Sunday, 25 March 2012

Waterloo Beer Festival review

On Friday afternoon, I went to the Waterloo Beer Festival where I'd arranged to meet an old school friend. This festival is held in the Old Christ Church on Waterloo Road, which is now deconsecrated and narrowly escaped demolition a couple of decades ago. It is an old Victorian church, complete with stained glass windows in need of a bit of care and attention (there is, for instance, some subsidence around the pillars, but I'm not sure what you can do about that without a load of cash); it's much better as a distinctive resource for the community rather than just another building site. You'll find it about 10 minutes' walk from Waterloo Station: that's Waterloo in Merseyside, not London.

The festival offered 200 real ales, 50+ ciders and perries and a range of exotic continental beers, and was run by the Liverpool Organic Brewery along the same lines that CAMRA festivals are run, with the added bonus of lots of seating, although I suspect that might be different on Friday and Saturday evenings, both of which were sold out on-line. I didn't have a beer I didn't like, even though I'd decided to try only beers previously unknown to me; trying unfamiliar beers can sometimes lead to disappointment. I was amused to see a brewery called Mr Grundy's Brewery, so I had to try their beers: 1914 was a 5% dark stout which I did like (some stouts can seem overpowering to me), and a pale bitter 4% called Golden Dawn which was more to my taste. I think my favourite of the day was from Great Heck brewery of Yorkshire called Heaven and Heck - 5%, pale, hoppy and full of flavour.

No offence intended to our hosts, Liverpool Organic, but as I can buy their excellent beers at any time, I didn't have any on this occasion.

All in all a great festival, where I met several old friends, including from where I used to work, from Wigan CAMRA branch, from the Southport Swords and from the Bothy Folk Club, as well as my old school friend, who has already decided to pencil the next Waterloo Beer Festival (22 - 25 November) in his diary.

The only thing I don't understand is why they've got a picture of David Mitchell on the front of the festival programme.


  1. I went on the Friday night. I got there 10 minutes after the doors opened and it was already half full.

    I also managed to go the entire night without a bad beer, and kept LOB to only 1 beer.

    Considering it's only been running 3 years, the Liverpool Beer Festival could learn a thing or two from Waterloo, not least online ticket sales and don't put a dire, deafening rock covers band on Friday night! There was a bloke singing, but it didn't get in the way of the conversation.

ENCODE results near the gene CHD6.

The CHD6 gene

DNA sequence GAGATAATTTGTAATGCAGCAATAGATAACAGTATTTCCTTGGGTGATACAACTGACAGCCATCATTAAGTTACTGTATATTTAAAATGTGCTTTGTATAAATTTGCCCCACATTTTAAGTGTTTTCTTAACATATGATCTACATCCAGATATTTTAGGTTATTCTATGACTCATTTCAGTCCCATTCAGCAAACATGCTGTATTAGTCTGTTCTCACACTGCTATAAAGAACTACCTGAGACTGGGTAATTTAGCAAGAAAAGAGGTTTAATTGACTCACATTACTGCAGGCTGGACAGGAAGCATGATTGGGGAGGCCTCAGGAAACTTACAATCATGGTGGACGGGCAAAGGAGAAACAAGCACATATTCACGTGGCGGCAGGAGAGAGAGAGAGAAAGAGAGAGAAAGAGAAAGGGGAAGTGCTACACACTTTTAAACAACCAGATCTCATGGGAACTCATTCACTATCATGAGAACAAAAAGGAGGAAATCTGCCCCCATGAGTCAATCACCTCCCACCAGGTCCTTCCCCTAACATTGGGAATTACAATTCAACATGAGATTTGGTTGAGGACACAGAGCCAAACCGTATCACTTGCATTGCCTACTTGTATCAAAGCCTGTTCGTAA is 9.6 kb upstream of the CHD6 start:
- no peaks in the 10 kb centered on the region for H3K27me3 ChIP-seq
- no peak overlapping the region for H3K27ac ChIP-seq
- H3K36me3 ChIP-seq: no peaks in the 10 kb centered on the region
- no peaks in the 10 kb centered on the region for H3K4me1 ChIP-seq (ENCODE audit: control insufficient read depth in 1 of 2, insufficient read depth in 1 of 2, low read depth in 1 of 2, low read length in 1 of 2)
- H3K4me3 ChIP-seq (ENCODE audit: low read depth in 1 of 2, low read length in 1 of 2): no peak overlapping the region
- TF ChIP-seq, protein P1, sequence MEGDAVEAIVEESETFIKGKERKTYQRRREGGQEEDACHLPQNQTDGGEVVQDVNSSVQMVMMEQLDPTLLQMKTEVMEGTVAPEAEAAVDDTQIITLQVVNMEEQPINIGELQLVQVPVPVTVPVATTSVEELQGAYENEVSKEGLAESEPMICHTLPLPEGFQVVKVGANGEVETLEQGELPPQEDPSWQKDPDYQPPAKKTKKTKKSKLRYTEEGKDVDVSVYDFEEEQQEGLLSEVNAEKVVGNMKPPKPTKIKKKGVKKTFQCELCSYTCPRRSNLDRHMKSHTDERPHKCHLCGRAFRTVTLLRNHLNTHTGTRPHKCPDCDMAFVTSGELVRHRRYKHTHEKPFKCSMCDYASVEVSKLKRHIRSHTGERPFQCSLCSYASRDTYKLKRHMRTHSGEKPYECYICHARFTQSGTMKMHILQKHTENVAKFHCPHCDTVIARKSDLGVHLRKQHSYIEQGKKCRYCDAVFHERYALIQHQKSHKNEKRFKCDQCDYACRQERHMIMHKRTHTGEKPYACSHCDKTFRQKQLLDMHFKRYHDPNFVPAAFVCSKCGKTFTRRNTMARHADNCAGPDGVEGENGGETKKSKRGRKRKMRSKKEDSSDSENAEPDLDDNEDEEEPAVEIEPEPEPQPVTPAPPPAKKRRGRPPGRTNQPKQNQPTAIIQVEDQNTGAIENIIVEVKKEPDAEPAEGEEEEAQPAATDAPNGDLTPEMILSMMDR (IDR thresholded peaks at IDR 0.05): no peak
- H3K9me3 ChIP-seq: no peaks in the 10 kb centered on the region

To me, the Friday night crowd was also very mixed (age / sex etc) and I guess this is partly down to easier ticket ordering.

    Good work all round, and the November date already in the diary.

    My only tiny tiny gripe would be that I like to see a lined glass..

    Great venue too!

  2. I agree about the lined glasses, although they did make every effort to give full measures. I suppose, not being CAMRA, they operate to pub norms.

  3. Your comment about not drinking the Liverpool Organic because you can drink it,"at any time", brings me to beg the question, why do Beer Festivals sell so much Locale? I enjoy all of our local brews, but I go to a Beer Festival to sample beer I have never tasted before and what do I get, up to half of the beers available are what I can buy in the pub next door any day of the week!

    I suppose there is an argument that people attending who live in different parts of the country get to try them under one roof, but I would suggest that most people who attend are within a thirty mile radius of the smaller festivals.

  4. Good point. I remember years ago when I was working at the Bury beer festival, which is in the heart of JW Lees country, being asked for a pint of Lees Bitter by a couple of customers. Why? I wondered.

  5. hi im one of the organisers of the festival as well as head brewer for liverpool organic, out of 185 beers on only 40 were locales(20 of which are our own)as we organise the festival we dont think thats unreasonable....nearly 50% of attendees either dont regularily drink real ale at all normally, or only very occasionally ,showcasing some of the wonderful breweries we have around here to the unenlightened only makes sense in my for the glasses?......they were is a commercial exercise after all....

    critch the brewer

  6. Welcome back here, Critch. The comment about local beers was aimed at festivals in general, not yours in particular, where there was no problem with the percentage of local beers.


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